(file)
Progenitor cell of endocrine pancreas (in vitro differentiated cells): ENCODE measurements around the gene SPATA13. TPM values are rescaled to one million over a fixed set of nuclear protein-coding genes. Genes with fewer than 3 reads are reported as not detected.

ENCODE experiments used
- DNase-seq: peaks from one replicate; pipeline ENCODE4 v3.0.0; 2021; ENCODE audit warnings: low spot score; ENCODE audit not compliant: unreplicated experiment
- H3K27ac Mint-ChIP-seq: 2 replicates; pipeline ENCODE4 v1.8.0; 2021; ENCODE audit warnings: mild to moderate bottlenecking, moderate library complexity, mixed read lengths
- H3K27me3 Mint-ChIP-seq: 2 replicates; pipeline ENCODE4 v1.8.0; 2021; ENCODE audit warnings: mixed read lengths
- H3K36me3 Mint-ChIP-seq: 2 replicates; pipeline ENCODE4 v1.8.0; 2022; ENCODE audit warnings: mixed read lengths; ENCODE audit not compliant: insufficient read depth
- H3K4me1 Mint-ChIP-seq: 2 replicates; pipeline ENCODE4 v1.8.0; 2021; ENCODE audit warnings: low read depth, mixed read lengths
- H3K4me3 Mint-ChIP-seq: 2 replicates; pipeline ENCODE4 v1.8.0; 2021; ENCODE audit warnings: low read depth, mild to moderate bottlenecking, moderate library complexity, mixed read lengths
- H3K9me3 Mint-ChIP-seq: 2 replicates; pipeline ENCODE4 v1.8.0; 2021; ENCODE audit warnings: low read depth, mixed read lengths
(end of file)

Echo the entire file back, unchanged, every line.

Progenitor cell of endocrine pancreas (in vitro differentiated cells): ENCODE measurements around the gene SPATA13. TPM values are rescaled to one million over a fixed set of nuclear protein-coding genes. Genes with fewer than 3 reads are reported as not detected.

ENCODE experiments used
- DNase-seq: peaks from one replicate; pipeline ENCODE4 v3.0.0; 2021; ENCODE audit warnings: low spot score; ENCODE audit not compliant: unreplicated experiment
- H3K27ac Mint-ChIP-seq: 2 replicates; pipeline ENCODE4 v1.8.0; 2021; ENCODE audit warnings: mild to moderate bottlenecking, moderate library complexity, mixed read lengths
- H3K27me3 Mint-ChIP-seq: 2 replicates; pipeline ENCODE4 v1.8.0; 2021; ENCODE audit warnings: mixed read lengths
- H3K36me3 Mint-ChIP-seq: 2 replicates; pipeline ENCODE4 v1.8.0; 2022; ENCODE audit warnings: mixed read lengths; ENCODE audit not compliant: insufficient read depth
- H3K4me1 Mint-ChIP-seq: 2 replicates; pipeline ENCODE4 v1.8.0; 2021; ENCODE audit warnings: low read depth, mixed read lengths
- H3K4me3 Mint-ChIP-seq: 2 replicates; pipeline ENCODE4 v1.8.0; 2021; ENCODE audit warnings: low read depth, mild to moderate bottlenecking, moderate library complexity, mixed read lengths
- H3K9me3 Mint-ChIP-seq: 2 replicates; pipeline ENCODE4 v1.8.0; 2021; ENCODE audit warnings: low read depth, mixed read lengths